Best walks get no ticks

How to avoid a summer hazard
There are many things you can take away from a summer walk in the New Forest: healthy exercise, the coconut smell of gorse, photographs of beautiful views.

But there is one thing you do not want to take away and that’s a tick. Ticks are tiny brown or black spider-like creatures that feed on the blood of animals and sometimes people.

Some ticks carry a bacterial infection called Lyme disease which can be nasty. It starts with a rash, develops into flu-like symptoms and can lead to arthritis or other complications.

So where do ticks live, how do you avoid them and what should you do if you are bitten?

The bad news is that ticks love the New Forest as much as we do. They like grassy areas in woodland and heath, especially moist shady spots among bracken and bushes. Not surprisingly the New Forest is recognised as one of their favourite places in the country and is listed on NHS and health protection websites.

The good news is that ticks cannot jump or fly. They have to wait like passengers for a bus until an animal or a person brushes past the vegetation to which they are clinging so that they can attach to their skin. Ticks may prefer deer or dogs but a passing walker will do.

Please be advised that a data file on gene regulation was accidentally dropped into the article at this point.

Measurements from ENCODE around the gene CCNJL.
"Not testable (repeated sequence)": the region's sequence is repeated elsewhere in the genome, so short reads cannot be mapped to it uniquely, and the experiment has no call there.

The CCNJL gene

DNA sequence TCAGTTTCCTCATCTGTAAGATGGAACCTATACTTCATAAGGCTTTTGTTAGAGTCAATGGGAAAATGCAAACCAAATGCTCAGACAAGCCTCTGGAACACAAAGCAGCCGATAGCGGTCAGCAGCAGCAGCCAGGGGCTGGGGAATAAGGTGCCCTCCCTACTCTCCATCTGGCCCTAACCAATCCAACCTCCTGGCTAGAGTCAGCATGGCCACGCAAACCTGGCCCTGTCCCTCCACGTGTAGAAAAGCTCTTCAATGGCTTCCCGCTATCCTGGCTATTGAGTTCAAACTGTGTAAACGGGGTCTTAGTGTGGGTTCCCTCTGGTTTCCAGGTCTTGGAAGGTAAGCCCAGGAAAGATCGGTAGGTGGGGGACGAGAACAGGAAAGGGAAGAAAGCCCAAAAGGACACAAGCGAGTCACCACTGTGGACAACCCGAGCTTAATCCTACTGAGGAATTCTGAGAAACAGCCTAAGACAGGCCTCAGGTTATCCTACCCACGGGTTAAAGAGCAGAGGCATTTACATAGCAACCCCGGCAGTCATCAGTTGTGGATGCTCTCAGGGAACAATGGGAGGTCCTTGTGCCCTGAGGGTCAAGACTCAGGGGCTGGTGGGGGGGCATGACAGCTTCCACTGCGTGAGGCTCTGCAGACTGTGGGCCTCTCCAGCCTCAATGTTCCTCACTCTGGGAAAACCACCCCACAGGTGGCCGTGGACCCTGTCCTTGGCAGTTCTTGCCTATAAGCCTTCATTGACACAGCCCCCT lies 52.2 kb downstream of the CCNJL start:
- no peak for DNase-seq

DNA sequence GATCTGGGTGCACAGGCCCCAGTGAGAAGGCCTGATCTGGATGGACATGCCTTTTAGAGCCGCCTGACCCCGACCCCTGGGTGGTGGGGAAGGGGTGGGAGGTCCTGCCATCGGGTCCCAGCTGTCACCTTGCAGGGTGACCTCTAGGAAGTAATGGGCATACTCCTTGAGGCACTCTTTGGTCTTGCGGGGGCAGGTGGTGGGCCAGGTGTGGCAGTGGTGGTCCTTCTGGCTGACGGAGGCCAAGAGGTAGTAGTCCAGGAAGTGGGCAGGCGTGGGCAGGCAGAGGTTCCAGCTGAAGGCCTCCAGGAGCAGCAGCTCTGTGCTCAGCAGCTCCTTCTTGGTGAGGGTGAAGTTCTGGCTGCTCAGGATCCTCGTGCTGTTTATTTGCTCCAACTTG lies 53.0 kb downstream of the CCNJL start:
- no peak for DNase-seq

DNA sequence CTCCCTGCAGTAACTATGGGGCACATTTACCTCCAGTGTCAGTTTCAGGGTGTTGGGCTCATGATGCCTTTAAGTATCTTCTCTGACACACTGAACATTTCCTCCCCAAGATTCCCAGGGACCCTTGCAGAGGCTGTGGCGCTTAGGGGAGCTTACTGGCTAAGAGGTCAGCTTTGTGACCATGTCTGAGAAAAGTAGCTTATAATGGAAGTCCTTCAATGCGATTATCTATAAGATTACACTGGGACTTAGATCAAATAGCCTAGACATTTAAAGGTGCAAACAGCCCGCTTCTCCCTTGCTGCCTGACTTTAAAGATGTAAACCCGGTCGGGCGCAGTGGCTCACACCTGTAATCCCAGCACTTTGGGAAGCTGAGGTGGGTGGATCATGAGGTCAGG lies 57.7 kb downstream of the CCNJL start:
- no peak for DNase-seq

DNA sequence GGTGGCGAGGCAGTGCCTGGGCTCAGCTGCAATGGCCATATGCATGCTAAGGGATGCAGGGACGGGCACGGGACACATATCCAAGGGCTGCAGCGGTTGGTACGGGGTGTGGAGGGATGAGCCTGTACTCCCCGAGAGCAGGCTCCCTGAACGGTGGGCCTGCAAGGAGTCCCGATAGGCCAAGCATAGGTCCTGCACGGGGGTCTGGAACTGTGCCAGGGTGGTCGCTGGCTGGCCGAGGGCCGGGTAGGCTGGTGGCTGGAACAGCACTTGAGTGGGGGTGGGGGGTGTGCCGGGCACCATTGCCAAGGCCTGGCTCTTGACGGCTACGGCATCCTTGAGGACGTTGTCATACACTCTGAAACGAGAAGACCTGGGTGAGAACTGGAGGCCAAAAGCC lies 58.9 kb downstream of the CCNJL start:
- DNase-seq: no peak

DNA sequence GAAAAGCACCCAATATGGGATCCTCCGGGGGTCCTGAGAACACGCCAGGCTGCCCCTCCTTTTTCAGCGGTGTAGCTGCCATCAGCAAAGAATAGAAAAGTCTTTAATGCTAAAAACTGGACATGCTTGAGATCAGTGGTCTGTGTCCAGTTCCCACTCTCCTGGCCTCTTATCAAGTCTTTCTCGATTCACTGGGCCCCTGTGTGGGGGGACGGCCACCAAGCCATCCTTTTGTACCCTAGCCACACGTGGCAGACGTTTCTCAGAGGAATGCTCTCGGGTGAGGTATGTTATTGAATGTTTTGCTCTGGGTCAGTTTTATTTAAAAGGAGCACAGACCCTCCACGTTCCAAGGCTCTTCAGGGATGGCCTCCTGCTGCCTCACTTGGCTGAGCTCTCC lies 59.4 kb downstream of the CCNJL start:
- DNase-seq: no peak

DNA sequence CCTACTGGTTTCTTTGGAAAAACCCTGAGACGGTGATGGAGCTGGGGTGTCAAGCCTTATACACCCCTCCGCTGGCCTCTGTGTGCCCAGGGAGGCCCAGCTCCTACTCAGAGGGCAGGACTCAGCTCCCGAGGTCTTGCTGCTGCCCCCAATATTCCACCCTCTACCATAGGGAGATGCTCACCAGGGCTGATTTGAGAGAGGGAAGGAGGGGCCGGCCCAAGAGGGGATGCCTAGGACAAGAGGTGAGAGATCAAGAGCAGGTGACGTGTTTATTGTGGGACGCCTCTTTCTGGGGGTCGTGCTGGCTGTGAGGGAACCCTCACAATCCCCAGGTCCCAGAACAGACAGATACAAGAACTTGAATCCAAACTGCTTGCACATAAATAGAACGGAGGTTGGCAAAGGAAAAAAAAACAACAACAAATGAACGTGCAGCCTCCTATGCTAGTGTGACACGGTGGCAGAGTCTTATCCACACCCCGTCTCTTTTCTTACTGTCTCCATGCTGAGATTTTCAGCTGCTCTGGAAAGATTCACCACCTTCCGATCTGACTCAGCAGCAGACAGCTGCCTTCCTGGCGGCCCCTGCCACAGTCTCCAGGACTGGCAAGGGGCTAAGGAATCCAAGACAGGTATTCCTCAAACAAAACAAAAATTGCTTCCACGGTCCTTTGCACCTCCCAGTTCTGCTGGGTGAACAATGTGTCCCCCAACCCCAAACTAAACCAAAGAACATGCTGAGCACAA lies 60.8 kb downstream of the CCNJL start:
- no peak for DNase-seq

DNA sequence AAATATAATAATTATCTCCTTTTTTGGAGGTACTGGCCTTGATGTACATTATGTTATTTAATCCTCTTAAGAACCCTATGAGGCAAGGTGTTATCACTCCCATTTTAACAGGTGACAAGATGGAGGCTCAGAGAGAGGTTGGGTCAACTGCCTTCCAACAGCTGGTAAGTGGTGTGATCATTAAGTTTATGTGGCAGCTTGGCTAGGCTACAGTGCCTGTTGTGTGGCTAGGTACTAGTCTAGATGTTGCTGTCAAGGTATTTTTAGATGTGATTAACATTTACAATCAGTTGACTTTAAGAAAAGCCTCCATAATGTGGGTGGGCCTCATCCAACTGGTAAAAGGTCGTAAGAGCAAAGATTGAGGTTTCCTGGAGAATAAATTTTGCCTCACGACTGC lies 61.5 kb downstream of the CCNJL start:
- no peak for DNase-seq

The best ways to reduce the risk of tick bites are to stick to paths and avoid walking through dense vegetation, to use insect repellent and to wear long-sleeved tops, trousers tucked into socks and shoes or boots rather than open sandals.

For dogs there are tick-repellent collars and tick treatments available from the vet.

You are unlikely to feel a tick bite so it is worth checking yourself and your dog after a summer walk in the Forest. Examine exposed skin and skin-folds in particular.

If you find a tick remove it as soon as possible using tweezers or a tick-removal tool. The knack is to grasp the tick close to the skin and pull upwards firmly and steadily without twisting. Apply antiseptic to the bite-site but see your doctor if you find signs of a rash or redness. Antibiotics are effective but early treatment is important.

Fortunately Lyme disease is not common. There are 1,000-2,000 cases in the UK each year. But the New Forest in summer is one of the tick capitals of the country so a little extra care is wise.

In fairness to the tick, the little critter is only the carrier of the disease. Ticks themselves become infected when they feed on mammals or birds that have the bacterium in their blood.

Martin O'Neill